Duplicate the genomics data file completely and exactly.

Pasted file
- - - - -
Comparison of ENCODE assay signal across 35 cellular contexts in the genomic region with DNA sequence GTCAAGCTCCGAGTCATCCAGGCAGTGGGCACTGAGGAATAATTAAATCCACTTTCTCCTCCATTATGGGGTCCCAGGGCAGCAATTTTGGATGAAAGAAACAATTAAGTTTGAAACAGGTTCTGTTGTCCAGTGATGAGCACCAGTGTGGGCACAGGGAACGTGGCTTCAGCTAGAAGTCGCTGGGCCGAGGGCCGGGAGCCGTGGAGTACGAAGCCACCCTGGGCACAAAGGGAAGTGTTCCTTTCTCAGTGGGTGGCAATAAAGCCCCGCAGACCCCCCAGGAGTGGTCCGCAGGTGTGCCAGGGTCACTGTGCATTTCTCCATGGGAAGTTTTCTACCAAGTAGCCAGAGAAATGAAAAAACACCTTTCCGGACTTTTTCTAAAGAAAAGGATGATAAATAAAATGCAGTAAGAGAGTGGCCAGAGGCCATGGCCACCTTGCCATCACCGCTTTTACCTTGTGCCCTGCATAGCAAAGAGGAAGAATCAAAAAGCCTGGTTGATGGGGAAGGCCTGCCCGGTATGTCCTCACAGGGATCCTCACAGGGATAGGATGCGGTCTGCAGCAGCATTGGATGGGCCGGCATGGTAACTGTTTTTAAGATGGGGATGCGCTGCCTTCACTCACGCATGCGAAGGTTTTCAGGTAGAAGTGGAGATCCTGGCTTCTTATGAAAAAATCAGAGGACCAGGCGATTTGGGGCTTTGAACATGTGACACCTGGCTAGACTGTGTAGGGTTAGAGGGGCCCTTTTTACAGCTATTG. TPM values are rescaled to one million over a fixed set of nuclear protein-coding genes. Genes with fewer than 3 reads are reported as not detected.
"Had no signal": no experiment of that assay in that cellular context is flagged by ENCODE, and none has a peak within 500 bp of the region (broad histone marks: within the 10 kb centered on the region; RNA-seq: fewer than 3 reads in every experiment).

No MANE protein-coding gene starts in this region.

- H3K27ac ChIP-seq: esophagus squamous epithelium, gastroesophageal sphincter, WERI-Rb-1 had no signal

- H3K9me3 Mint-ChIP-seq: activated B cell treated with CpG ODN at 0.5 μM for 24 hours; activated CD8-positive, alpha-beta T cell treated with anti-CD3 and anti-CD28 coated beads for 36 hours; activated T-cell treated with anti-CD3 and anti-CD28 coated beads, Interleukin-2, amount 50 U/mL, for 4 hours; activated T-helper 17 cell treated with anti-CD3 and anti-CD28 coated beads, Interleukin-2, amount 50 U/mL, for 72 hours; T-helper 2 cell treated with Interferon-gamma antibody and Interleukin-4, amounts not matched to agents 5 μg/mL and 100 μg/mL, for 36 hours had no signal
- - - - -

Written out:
Comparison of ENCODE assay signal across 35 cellular contexts in the genomic region with DNA sequence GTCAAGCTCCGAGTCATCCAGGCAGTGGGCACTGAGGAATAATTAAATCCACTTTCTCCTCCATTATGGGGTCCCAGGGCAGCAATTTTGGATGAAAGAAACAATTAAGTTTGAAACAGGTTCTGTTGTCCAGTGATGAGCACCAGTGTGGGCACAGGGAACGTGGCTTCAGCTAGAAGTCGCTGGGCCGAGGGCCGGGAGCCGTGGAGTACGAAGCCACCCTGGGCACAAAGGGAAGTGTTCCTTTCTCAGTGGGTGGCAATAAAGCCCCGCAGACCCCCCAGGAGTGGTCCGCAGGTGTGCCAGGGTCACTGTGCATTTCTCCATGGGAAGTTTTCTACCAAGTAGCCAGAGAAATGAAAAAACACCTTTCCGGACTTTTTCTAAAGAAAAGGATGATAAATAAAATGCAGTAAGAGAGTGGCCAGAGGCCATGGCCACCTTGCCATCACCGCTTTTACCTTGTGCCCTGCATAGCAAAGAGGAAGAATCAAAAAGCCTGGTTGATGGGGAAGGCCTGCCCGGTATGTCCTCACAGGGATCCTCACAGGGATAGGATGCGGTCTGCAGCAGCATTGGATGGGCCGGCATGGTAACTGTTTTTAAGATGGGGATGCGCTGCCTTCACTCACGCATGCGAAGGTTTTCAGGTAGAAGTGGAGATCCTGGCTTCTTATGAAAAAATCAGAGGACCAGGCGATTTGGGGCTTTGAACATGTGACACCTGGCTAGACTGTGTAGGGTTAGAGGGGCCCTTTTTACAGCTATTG. TPM values are rescaled to one million over a fixed set of nuclear protein-coding genes. Genes with fewer than 3 reads are reported as not detected.
"Had no signal": no experiment of that assay in that cellular context is flagged by ENCODE, and none has a peak within 500 bp of the region (broad histone marks: within the 10 kb centered on the region; RNA-seq: fewer than 3 reads in every experiment).

No MANE protein-coding gene starts in this region.

- H3K27ac ChIP-seq: esophagus squamous epithelium, gastroesophageal sphincter, WERI-Rb-1 had no signal

- H3K9me3 Mint-ChIP-seq: activated B cell treated with CpG ODN at 0.5 μM for 24 hours; activated CD8-positive, alpha-beta T cell treated with anti-CD3 and anti-CD28 coated beads for 36 hours; activated T-cell treated with anti-CD3 and anti-CD28 coated beads, Interleukin-2, amount 50 U/mL, for 4 hours; activated T-helper 17 cell treated with anti-CD3 and anti-CD28 coated beads, Interleukin-2, amount 50 U/mL, for 72 hours; T-helper 2 cell treated with Interferon-gamma antibody and Interleukin-4, amounts not matched to agents 5 μg/mL and 100 μg/mL, for 36 hours had no signal